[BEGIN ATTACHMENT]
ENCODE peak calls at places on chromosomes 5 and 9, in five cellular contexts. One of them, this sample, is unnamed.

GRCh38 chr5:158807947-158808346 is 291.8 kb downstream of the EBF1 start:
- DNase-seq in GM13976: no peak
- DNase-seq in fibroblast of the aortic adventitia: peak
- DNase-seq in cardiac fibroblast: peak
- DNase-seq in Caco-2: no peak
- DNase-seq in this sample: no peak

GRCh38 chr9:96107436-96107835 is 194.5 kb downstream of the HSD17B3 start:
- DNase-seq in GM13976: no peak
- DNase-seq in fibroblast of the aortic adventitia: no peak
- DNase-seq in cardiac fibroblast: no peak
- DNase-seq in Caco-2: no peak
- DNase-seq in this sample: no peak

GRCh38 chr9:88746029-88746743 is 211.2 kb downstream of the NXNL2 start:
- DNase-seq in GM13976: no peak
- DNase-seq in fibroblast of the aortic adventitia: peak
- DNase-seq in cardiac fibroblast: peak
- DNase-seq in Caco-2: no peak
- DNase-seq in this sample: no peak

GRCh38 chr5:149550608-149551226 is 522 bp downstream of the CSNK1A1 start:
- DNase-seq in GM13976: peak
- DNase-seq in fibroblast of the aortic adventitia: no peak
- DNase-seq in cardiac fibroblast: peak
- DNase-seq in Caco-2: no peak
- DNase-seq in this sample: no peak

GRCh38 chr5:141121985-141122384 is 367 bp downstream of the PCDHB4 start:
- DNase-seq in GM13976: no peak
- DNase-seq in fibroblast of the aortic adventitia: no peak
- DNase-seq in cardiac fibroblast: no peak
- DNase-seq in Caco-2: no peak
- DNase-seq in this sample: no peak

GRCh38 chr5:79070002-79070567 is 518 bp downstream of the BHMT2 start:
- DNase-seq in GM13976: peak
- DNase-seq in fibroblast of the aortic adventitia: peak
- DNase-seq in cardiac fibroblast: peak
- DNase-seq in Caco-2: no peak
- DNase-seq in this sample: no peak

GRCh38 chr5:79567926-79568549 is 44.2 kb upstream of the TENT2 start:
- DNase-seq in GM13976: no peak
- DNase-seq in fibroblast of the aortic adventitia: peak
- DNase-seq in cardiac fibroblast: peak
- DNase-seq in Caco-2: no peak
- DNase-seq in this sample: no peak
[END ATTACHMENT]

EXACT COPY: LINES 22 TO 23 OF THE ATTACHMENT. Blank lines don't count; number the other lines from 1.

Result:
- DNase-seq in fibroblast of the aortic adventitia: no peak
- DNase-seq in cardiac fibroblast: peak